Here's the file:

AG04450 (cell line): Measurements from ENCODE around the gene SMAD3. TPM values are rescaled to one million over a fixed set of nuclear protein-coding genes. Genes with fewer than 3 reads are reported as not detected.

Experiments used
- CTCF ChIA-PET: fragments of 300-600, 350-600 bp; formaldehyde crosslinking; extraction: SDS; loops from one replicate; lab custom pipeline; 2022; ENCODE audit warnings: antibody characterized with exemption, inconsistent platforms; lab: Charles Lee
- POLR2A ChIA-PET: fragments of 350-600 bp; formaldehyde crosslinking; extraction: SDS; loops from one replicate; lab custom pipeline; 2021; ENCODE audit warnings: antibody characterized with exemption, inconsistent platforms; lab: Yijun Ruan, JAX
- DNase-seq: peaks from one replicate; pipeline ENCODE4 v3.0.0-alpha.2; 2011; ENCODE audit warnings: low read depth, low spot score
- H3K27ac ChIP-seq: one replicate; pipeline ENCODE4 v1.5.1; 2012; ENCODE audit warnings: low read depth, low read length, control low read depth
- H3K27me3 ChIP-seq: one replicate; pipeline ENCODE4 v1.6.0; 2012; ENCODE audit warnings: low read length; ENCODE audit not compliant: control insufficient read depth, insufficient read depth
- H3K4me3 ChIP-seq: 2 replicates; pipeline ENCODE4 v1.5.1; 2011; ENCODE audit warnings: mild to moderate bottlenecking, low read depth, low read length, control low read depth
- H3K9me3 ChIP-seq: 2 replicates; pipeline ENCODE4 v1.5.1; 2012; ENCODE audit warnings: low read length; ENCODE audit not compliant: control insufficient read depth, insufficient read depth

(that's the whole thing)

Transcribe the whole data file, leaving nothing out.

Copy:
AG04450 (cell line): Measurements from ENCODE around the gene SMAD3. TPM values are rescaled to one million over a fixed set of nuclear protein-coding genes. Genes with fewer than 3 reads are reported as not detected.

Experiments used
- CTCF ChIA-PET: fragments of 300-600, 350-600 bp; formaldehyde crosslinking; extraction: SDS; loops from one replicate; lab custom pipeline; 2022; ENCODE audit warnings: antibody characterized with exemption, inconsistent platforms; lab: Charles Lee
- POLR2A ChIA-PET: fragments of 350-600 bp; formaldehyde crosslinking; extraction: SDS; loops from one replicate; lab custom pipeline; 2021; ENCODE audit warnings: antibody characterized with exemption, inconsistent platforms; lab: Yijun Ruan, JAX
- DNase-seq: peaks from one replicate; pipeline ENCODE4 v3.0.0-alpha.2; 2011; ENCODE audit warnings: low read depth, low spot score
- H3K27ac ChIP-seq: one replicate; pipeline ENCODE4 v1.5.1; 2012; ENCODE audit warnings: low read depth, low read length, control low read depth
- H3K27me3 ChIP-seq: one replicate; pipeline ENCODE4 v1.6.0; 2012; ENCODE audit warnings: low read length; ENCODE audit not compliant: control insufficient read depth, insufficient read depth
- H3K4me3 ChIP-seq: 2 replicates; pipeline ENCODE4 v1.5.1; 2011; ENCODE audit warnings: mild to moderate bottlenecking, low read depth, low read length, control low read depth
- H3K9me3 ChIP-seq: 2 replicates; pipeline ENCODE4 v1.5.1; 2012; ENCODE audit warnings: low read length; ENCODE audit not compliant: control insufficient read depth, insufficient read depth